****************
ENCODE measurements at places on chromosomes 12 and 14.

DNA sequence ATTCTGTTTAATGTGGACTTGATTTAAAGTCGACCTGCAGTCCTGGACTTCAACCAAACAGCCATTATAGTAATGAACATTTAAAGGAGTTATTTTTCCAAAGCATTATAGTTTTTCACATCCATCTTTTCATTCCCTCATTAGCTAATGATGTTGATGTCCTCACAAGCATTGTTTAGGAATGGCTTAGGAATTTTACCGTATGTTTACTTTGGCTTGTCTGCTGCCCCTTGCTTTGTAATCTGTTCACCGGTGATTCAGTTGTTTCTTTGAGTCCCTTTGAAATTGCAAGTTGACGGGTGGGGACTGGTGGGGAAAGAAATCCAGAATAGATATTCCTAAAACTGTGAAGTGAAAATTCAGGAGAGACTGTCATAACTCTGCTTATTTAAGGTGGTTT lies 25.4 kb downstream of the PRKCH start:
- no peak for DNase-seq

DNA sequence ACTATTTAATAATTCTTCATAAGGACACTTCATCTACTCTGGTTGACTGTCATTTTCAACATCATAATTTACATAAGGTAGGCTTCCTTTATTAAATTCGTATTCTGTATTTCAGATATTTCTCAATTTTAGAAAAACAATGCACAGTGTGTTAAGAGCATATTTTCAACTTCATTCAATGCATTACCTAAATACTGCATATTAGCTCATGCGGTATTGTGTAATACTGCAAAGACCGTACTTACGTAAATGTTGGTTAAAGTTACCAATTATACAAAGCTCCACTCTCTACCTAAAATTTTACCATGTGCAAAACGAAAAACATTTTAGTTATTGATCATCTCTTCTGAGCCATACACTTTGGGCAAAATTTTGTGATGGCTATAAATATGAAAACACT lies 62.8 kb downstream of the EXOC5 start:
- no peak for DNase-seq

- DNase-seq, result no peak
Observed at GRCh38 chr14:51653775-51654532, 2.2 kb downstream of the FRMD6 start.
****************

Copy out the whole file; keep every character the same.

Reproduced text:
ENCODE measurements at places on chromosomes 12 and 14.

DNA sequence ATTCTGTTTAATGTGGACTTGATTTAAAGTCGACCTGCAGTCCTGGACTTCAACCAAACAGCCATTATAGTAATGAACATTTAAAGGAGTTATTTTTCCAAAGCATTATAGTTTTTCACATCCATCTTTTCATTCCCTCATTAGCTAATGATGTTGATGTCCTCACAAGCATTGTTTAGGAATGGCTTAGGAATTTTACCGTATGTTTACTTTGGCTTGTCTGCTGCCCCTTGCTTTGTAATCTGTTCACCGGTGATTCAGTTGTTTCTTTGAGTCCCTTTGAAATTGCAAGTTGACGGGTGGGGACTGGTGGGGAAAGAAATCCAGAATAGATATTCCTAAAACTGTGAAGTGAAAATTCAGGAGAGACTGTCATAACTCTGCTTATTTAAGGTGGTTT lies 25.4 kb downstream of the PRKCH start:
- no peak for DNase-seq

DNA sequence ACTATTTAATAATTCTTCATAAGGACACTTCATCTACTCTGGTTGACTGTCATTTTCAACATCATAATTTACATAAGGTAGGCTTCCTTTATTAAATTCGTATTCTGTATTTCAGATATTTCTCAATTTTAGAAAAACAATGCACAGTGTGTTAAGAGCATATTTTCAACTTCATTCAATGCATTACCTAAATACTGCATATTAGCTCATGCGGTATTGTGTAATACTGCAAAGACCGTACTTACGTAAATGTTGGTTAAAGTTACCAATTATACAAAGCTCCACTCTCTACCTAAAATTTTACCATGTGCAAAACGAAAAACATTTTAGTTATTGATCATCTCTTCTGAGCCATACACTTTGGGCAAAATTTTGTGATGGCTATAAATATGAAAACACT lies 62.8 kb downstream of the EXOC5 start:
- no peak for DNase-seq

- DNase-seq, result no peak
Observed at GRCh38 chr14:51653775-51654532, 2.2 kb downstream of the FRMD6 start.